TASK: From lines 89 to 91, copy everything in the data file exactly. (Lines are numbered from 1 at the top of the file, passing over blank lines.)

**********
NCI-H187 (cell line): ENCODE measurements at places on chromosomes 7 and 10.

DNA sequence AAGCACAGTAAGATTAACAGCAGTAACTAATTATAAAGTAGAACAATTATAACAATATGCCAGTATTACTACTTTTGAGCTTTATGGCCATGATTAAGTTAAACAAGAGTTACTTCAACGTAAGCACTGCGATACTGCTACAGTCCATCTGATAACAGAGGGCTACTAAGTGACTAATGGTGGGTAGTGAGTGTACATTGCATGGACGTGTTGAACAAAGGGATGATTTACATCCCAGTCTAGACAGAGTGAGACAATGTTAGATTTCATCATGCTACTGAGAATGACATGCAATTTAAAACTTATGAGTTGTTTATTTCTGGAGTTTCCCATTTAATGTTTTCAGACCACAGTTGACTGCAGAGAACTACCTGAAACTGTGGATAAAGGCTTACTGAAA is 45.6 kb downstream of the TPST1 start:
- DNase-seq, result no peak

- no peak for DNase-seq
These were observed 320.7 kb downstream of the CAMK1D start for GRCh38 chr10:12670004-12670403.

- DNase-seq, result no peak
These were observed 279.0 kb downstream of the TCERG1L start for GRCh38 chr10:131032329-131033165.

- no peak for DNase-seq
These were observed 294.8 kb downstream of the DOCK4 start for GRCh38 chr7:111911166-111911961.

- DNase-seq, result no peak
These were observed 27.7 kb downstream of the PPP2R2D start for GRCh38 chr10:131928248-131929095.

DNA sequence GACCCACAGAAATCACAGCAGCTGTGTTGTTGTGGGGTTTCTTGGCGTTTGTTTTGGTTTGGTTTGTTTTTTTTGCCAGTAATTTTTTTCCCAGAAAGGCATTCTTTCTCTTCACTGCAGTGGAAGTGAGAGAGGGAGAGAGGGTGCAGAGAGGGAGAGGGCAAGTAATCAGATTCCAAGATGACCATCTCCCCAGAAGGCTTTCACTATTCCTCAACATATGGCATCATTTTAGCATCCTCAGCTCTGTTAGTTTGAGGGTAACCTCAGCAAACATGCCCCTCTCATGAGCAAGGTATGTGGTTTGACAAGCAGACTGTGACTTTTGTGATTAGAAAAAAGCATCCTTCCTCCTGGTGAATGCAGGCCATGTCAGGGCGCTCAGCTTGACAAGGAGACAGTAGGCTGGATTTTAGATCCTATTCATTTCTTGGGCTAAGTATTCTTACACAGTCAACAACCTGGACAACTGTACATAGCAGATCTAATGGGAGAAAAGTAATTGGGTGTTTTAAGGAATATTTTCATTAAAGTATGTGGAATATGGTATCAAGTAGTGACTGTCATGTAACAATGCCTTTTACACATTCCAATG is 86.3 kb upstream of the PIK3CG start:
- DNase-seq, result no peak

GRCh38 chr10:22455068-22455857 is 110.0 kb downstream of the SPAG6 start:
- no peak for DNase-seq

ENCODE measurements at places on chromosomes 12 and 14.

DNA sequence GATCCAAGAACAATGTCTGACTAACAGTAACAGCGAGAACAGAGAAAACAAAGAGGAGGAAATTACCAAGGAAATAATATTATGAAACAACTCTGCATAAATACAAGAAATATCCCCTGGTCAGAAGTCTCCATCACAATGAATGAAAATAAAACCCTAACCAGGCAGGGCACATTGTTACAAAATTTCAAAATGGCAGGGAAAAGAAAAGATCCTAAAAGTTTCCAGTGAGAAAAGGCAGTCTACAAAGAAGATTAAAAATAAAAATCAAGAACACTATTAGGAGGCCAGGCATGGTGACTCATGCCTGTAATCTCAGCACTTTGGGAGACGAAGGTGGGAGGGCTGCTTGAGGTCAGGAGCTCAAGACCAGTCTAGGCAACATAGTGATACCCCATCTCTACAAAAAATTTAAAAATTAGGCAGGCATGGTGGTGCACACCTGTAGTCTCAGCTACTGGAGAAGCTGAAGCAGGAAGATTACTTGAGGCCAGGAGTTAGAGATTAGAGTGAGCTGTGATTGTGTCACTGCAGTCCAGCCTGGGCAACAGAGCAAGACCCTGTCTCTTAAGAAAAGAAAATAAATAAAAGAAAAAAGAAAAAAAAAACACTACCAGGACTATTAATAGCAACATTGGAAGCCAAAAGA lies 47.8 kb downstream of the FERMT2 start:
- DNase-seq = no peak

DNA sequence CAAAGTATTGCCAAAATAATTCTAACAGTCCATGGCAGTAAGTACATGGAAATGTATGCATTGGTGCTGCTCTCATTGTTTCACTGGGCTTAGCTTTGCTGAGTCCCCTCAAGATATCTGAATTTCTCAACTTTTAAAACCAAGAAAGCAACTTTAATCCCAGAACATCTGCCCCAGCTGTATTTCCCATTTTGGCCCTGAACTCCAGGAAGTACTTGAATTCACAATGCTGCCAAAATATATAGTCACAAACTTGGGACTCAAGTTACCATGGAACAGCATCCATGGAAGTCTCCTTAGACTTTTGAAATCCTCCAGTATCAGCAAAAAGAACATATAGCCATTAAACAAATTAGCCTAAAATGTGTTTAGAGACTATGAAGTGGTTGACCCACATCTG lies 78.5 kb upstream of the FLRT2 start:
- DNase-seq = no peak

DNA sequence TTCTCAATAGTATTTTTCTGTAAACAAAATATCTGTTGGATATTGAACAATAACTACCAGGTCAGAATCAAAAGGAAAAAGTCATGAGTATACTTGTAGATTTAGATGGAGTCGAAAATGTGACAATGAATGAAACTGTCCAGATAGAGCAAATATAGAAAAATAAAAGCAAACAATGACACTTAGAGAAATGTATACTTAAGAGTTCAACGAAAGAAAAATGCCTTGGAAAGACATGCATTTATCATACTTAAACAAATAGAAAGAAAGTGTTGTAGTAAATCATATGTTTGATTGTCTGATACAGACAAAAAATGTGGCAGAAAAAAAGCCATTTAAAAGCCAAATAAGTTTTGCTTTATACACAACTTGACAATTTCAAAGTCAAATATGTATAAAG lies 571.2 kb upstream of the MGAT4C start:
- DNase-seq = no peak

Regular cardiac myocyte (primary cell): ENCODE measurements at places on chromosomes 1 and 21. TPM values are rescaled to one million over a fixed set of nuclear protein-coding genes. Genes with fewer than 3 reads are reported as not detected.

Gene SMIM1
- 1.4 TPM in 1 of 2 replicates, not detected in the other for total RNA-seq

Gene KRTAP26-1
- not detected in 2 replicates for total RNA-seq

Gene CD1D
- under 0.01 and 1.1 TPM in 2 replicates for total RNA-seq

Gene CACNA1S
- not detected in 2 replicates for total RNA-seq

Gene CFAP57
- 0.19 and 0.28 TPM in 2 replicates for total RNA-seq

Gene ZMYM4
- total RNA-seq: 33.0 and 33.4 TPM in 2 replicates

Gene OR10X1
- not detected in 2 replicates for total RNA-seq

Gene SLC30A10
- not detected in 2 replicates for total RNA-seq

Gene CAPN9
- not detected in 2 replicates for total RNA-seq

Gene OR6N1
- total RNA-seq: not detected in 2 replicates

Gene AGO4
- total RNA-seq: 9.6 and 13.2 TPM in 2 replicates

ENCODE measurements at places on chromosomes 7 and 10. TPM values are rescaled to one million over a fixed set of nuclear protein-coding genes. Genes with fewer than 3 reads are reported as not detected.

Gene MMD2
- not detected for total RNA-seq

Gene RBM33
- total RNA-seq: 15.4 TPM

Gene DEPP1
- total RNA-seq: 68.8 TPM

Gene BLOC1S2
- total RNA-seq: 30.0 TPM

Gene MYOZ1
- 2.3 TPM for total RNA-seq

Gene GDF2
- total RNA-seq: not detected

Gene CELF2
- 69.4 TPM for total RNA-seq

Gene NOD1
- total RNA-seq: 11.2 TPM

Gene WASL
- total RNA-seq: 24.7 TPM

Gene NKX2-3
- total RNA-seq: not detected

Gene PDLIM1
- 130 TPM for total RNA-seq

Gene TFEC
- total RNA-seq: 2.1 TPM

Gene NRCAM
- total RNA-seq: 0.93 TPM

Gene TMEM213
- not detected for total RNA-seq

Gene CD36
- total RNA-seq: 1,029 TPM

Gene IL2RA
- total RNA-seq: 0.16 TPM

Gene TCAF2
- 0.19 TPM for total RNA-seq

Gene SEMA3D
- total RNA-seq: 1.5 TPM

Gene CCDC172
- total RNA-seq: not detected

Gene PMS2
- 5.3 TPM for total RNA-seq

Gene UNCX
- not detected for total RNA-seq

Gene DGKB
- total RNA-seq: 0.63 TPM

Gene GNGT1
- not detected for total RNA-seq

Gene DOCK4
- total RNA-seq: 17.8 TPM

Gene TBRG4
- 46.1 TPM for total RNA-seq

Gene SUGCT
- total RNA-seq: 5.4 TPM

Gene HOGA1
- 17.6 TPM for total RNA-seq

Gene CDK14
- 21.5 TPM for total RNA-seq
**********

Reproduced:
Gene DGKB
- total RNA-seq: 0.63 TPM

Gene GNGT1